So, I had to ask myself. Where do I stand? What feels right for me? A sliding scale feels right for me. I want to be able to service artists. I want to be able to service single Moms. I believe that alternative health care should be accessible to everyone. One of my favourite teachers from CCNM, Dr. Chris Pickrell, ND, has been offering a sliding scale for years and it has been very successful for him. I recall him telling me that some of his patients who couldn’t afford the full rate finally got a job where they were making more, and they felt proud and excited to be able to offer the full price for their visits. I believe people don’t take advantage of these options, they use them because they need to.

When I finally came to this decision I immediately felt lighter and more like myself. When you are trying to do what you think you are supposed to do, and it doesn’t align with your deepest ethics, it weighs you down. I encourage my patients to listen to their deepest and truest self, so if I’m not doing the same, how can I ever expect anyone to heed my advice?

Is my decision the smartest business decision I could make? Maybe it is, maybe it isn’t. Maybe I will be wildly successful. Maybe I will fail miserably. But I’d rather listen to my heart, try and fail then to have never tried at all.

I have a fixed rate for all of my standard appointments, however, if the rates do not match your current financial situation, please speak with me and we will work together to find an appropriate rate.

When I registered my business with CRA I called it Metta Health Services. I learned the word Metta when I did a ten-day silent meditation retreat. It means “loving kindness”. It’s a meditation practice where you send yourself loving kindness, and then you extend the circle and send it out to your friends and family, and then finally to all sentient beings. This is my way of practising Metta.

May you be happy. May you be well. May you be safe. May you be peaceful and at ease.

Sincerely and from my heart,

Dr. Madeleine Elton, ND


Tapping: Emotional Freedom Technique

You might be reading the title Emotional Freedom Technique (or EFT) and thinking “what is this energetic hippie non-sense that this Naturopath is making me read?”. Well, believe it or not, this is a technique that actually has a great deal of evidence behind it, including an array of Randomized-Control Trials!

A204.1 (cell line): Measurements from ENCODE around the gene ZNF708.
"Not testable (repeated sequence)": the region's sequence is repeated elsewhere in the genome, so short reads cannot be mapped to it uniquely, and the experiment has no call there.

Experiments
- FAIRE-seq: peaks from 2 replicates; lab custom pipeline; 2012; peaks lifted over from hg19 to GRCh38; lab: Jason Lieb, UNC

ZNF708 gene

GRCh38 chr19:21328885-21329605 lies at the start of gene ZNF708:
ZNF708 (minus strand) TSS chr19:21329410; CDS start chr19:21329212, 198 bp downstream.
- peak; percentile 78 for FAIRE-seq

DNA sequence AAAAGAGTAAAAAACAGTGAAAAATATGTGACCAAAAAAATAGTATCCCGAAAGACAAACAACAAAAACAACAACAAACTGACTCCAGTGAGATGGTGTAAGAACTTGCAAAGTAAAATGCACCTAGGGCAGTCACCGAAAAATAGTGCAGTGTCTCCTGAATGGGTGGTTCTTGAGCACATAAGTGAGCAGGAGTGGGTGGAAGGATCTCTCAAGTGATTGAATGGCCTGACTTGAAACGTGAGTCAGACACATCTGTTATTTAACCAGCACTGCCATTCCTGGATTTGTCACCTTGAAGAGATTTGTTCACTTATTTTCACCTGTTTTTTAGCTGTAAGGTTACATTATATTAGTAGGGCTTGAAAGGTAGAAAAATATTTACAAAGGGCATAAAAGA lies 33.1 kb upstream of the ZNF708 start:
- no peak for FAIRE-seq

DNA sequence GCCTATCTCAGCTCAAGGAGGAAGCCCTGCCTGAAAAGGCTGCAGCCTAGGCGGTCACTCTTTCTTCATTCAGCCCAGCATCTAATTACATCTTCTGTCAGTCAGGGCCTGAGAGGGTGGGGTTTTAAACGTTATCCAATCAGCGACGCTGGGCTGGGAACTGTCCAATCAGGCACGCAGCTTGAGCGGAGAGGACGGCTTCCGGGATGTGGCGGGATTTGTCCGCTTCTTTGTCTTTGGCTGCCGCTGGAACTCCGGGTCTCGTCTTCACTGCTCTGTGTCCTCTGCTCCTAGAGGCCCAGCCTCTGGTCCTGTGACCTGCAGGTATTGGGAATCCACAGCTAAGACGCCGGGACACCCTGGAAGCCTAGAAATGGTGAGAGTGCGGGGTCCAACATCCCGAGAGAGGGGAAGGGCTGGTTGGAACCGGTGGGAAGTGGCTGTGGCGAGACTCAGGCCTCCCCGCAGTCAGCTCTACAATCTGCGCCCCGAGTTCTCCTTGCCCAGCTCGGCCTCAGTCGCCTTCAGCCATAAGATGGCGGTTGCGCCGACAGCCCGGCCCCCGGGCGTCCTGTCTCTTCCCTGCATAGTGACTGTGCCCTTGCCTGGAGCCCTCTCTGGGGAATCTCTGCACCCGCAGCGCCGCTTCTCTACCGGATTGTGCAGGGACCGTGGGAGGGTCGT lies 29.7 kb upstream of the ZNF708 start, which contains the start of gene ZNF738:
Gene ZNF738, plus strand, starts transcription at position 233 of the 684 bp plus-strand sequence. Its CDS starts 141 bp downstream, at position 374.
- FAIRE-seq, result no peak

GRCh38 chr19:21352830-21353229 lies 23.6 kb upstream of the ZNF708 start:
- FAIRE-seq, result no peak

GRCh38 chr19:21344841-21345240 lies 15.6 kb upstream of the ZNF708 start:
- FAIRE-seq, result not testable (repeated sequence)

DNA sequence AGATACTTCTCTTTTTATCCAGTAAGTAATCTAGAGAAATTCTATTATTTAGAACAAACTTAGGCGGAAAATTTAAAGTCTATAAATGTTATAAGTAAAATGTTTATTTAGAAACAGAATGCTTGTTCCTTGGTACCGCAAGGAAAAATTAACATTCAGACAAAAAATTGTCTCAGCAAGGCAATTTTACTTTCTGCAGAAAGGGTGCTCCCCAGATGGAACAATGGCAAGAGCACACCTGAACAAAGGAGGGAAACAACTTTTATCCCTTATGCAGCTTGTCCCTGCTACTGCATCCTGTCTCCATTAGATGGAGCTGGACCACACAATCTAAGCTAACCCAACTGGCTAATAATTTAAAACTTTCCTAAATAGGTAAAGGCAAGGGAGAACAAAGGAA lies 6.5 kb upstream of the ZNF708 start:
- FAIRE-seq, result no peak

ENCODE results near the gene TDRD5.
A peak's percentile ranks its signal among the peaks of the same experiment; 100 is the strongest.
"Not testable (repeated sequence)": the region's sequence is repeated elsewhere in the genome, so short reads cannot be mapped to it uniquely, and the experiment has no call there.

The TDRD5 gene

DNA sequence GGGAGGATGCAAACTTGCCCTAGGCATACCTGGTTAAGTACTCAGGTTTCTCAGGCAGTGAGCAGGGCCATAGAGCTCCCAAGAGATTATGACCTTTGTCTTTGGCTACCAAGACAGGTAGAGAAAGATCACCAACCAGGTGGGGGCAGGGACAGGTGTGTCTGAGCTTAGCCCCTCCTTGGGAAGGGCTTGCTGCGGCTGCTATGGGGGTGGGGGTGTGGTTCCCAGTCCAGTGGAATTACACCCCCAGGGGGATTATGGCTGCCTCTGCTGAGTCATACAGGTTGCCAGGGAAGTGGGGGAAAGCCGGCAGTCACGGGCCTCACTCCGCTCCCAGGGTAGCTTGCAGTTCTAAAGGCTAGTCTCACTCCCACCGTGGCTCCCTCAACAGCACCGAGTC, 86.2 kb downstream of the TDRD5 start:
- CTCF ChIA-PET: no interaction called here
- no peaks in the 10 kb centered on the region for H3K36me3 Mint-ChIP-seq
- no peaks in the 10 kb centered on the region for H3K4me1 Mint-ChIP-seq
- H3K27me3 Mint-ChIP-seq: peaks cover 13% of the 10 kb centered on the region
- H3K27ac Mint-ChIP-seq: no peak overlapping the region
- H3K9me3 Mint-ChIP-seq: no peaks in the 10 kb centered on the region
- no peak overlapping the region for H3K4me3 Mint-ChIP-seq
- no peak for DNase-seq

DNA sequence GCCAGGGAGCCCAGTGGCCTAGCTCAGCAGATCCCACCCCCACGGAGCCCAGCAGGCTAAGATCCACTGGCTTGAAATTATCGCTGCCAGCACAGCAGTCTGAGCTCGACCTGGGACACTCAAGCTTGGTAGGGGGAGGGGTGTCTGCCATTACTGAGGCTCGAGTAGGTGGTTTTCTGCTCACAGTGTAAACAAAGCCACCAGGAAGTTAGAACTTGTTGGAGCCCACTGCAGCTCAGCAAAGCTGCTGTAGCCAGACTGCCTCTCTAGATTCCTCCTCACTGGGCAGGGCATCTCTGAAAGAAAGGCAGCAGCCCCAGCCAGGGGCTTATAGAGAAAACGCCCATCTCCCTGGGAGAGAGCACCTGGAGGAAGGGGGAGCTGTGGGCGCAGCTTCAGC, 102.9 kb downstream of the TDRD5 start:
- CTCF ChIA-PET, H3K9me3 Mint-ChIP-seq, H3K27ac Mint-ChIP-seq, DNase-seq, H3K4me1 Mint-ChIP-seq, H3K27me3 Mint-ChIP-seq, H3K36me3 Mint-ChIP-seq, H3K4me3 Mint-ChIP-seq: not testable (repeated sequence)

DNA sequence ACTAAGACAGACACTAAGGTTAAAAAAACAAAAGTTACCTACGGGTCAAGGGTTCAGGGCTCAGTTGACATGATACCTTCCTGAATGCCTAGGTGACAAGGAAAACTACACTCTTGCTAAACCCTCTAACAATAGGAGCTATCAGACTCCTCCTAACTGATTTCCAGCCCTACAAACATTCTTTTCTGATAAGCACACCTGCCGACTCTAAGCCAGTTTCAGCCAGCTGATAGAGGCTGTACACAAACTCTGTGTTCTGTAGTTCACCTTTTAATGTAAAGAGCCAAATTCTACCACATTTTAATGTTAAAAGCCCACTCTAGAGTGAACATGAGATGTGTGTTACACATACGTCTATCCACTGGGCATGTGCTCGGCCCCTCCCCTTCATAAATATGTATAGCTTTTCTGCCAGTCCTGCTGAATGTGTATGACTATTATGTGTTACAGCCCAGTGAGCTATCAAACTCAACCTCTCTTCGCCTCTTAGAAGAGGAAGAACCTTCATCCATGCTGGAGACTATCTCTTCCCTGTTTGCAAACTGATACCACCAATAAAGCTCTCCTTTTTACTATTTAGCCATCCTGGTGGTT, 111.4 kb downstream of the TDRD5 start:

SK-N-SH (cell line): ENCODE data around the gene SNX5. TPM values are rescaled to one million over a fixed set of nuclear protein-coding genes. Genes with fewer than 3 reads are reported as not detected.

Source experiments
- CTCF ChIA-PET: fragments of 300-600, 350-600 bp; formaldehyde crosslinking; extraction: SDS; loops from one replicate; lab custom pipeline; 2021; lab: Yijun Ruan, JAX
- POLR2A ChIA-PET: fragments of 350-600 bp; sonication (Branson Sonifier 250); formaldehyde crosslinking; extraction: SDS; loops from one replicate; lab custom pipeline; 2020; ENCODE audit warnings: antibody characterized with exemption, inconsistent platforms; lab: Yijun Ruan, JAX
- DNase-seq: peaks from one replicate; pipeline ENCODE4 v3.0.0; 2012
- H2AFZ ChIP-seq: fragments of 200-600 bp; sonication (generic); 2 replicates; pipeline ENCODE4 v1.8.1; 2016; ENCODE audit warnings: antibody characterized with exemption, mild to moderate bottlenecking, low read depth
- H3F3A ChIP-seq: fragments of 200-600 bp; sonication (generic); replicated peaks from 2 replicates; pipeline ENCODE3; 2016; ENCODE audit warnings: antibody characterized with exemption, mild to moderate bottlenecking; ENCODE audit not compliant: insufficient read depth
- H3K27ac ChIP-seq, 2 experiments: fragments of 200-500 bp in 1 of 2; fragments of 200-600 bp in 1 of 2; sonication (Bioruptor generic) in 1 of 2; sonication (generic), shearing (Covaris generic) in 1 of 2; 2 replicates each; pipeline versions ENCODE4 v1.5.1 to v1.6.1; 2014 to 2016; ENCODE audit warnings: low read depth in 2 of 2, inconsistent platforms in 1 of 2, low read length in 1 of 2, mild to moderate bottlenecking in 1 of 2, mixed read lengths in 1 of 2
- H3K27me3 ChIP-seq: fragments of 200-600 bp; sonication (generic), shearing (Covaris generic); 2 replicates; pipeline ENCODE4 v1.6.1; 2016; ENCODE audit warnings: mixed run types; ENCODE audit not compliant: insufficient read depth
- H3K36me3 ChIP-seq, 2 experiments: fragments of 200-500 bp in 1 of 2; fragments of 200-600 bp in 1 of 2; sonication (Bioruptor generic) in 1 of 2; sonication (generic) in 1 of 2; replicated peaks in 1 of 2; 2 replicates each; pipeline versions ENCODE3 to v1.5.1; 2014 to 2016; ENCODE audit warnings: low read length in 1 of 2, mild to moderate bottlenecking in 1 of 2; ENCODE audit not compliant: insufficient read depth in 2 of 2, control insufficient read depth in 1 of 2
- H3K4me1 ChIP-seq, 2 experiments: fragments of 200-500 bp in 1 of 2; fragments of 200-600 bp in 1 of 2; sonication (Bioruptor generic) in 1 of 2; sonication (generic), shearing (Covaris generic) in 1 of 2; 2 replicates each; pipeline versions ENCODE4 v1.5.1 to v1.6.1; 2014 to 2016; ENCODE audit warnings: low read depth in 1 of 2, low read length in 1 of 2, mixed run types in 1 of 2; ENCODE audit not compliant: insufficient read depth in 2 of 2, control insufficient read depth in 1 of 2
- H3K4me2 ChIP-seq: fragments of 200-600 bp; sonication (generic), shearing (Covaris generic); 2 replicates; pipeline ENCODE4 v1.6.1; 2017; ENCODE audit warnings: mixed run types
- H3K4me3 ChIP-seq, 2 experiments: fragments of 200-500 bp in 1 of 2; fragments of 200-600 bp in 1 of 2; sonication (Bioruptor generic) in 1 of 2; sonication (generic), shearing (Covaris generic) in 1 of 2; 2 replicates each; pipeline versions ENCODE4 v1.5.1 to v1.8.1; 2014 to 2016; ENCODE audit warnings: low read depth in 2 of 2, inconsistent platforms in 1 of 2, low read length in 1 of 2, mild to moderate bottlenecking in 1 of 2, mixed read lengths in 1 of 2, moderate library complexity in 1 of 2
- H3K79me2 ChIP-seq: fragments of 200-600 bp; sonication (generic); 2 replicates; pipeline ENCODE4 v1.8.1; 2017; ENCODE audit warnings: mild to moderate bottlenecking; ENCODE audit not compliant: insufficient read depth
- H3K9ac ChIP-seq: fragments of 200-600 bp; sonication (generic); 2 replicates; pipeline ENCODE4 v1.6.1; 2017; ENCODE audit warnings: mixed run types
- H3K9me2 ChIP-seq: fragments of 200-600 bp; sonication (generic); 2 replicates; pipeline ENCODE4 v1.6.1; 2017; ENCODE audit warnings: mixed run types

This technique has been shown to decrease anxiety, depression, stress, pain, anger and tension headaches, just to name a few of it’s benefits! I kind of like to think of this technique as a good substitution for those who tell me “I can’t meditate” or “I hate meditating!”. Some people find sitting in silence a painful experience, and although I still highly recommend meditation to anyone (trust me, it can be enjoyable), EFT it a nice way to experience a lot of the same benefits without motionlessness and silence.

So, I guess the next logical question you are asking is, what the heck is EFT?? Well, I’m here to tell you! It involves tapping on specific acupuncture points (with your fingers) while focusing on an upsetting memory, issue, or emotion. As mentioned above, it can help you to lighten or release emotional distress, become more present in your body and shift your perception.

Here is how to practice EFT:

1. Choose a specific memory or experience.

2. Rate the emotional intensity from 0-10

3. Set-up: Tap the Karate Chop point on the side of the hands while saying aloud three times, ‘Even though I have this…., I deeply and completely accept myself’.

4. Tap the sequence of points, with a reminder phrase. If your phrase was “Even though I felt embarrassed when I had to speak in front of the class, I deeply and completely accept myself”, the reminder phrase would be “embarrassed when I spoke in class”.

5. Tapping the points: tap each point 7-10 times while repeating your phrase, with 2-4 fingers. The points are top of head, eyebrow, side of eye, under eye, under nose, chin, collarbone, under arm (see image below).

6. Rate your emotional intensity again from 0-10.

EFT image copy

If the emotional intensity hasn’t lessened after your tapping sequence, try to become more specific with your phrase to get at the core of the emotion you are feeling.

I love this technique because it is a reminder that no matter what happens in life, we must always return to the love that we have for ourselves. This should be our landing strip, our comfort zone, our default setting. In the words of Brené Brown (the queen of quotes that hit us in those deep feeling spaces!):

When you get to a place where you understand that love and belonging, your worthiness, is a birthright and not something you have to earn, anything is possible“.

If you’d like to learn more about EFT or other ways to help manage stress, anxiety, depression, chronic pain and more, I would love to chat! Until then, happy tapping!

Dr. Madeleine Elton, ND



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Suh, JW, Chung, SY, Kim, SY, Lee, JH, Kim, JW. Anxiety and anger symptoms in hwabyung patients improved more following 4 weeks of the emotional freedom technique program compared to the progressive muscle relaxation program: a randomized controlled trial. Evid Based Complement Alternat Med. 2015 Oct 11.